The Monocacy National Battlefield Park
Have you ever heard of the Monocacy National Battlefield?
Chances are, you haven’t. But the battle is an inflection point in the history of the United States. During the Civil War, the conflict between Confederate and the Union escalated into a fatal battle. This battle, fought on the very own lands of what stands today as the Monocacy National Battlefield, was a significant mark in the US history timeline.
In the Summer of 1864, Confederate General Robert E. Lee made a bold plan to cross Potomac River and invade Maryland to put pressure on Washington DC, the Union Capital. On July 9th that year, a one-day battle in Monocacy of resulted in over 2000 casualty and ended with a victory of Confederate Amy. Despite the loss of the battle, the Union gained valuable time and delayed the Confederates’ advance to Washington DC. Therefore, this battle has been known as “The Battle That Saved Washington.”
The battlefield now is a historic site features a visitor center, a museum, and historical relics. Several bronze cannons imitating the ones used in their war are displayed scattered on ground coated with yellow dry grass around the visitor center.
The visitor center is located on the first floor of a two-story building. The reception desk and a display shelf were stacked with pamphlets and brochures of the historic center and other sites and trails nearby. It is also a small gift shop with souvenirs ranging from post cards, decorative magnets to miniature weapons and soldier caps during the civil war.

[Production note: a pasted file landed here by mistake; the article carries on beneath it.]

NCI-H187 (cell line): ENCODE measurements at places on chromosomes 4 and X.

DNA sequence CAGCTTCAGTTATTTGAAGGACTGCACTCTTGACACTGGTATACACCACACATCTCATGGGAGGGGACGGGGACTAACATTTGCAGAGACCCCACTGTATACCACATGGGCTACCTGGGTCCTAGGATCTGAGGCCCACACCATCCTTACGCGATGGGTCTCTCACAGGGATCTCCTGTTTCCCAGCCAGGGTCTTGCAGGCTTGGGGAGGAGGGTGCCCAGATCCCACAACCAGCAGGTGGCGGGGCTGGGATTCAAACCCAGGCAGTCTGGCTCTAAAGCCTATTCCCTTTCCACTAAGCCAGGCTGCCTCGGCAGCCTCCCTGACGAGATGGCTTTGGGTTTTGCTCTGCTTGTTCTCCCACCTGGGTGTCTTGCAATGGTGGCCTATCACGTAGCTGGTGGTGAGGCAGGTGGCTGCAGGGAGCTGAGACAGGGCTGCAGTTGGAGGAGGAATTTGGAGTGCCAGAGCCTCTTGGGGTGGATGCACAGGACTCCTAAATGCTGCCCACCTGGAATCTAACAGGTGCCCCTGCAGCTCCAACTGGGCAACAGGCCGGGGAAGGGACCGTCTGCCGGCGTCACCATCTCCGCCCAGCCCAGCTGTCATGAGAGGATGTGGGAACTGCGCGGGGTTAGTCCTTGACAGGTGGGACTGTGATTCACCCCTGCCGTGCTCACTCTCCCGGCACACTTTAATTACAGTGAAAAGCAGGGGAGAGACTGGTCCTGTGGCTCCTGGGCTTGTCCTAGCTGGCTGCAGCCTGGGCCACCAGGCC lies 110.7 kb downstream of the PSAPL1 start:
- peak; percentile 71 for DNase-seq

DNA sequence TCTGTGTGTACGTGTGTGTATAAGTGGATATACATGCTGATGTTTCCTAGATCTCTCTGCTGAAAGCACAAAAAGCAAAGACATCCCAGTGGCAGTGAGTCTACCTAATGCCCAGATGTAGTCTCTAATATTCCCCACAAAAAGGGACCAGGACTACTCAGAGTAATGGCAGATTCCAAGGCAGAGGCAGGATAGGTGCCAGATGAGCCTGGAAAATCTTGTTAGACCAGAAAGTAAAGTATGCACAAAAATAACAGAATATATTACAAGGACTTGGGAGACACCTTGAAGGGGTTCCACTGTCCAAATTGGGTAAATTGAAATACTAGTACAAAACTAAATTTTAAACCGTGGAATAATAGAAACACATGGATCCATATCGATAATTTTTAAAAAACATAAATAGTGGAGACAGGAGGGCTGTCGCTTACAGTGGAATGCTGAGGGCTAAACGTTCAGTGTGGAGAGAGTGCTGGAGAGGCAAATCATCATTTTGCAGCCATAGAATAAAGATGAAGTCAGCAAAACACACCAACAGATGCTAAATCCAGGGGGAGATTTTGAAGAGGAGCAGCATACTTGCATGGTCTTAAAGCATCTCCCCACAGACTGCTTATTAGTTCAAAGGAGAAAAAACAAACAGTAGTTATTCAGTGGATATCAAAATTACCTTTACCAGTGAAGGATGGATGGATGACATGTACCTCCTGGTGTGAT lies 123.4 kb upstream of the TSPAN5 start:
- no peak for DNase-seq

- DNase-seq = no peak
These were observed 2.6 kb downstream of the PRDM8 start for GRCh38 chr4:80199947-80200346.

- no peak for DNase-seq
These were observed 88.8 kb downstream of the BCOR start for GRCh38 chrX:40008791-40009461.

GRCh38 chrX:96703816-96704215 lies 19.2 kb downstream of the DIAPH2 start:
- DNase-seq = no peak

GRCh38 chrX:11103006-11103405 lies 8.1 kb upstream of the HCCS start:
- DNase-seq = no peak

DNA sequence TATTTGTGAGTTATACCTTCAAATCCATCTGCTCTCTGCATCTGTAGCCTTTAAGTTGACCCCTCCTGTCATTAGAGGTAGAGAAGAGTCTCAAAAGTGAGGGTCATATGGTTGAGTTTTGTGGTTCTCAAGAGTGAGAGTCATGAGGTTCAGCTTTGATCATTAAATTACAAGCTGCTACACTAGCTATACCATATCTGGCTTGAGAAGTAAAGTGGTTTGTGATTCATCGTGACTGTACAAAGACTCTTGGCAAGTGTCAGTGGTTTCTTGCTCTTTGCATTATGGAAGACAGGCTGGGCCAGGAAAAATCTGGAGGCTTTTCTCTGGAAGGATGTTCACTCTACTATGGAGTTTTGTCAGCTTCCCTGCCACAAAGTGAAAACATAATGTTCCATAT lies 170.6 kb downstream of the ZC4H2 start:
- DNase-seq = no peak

The upper level of the building serves as the battlefield museum with displays featuring facts about the Civil War, background information on the battle, and previous ownership of the now open-to-public land. The exhibition includes various civil war artifacts, such as weapons, soldier uniforms, and recreational items (e.g., clay marble, chess pieces carved from bullets).
The museum didn’t have many visitors at this time of the year and not many events were hosted during this period. Joel, a tour guide at the Monocacy National Battlefield told us, “In the summer, we usually hold many events on the battlefield, many of which, exhibits the battle in reality, to educate people on this topic that completely changed history.”
The vast barren scape of land of Monocacy, one might mistake this land to be a typical farmland, but its historic significance should never be forgotten. Just as Maryland Senate Joint Resolution stated in 1931, when Congress designated the Battlefield Park, “Such a park would become a resting place and a shrine where thousands of travelers and tourists could rest and renew their patriotism.”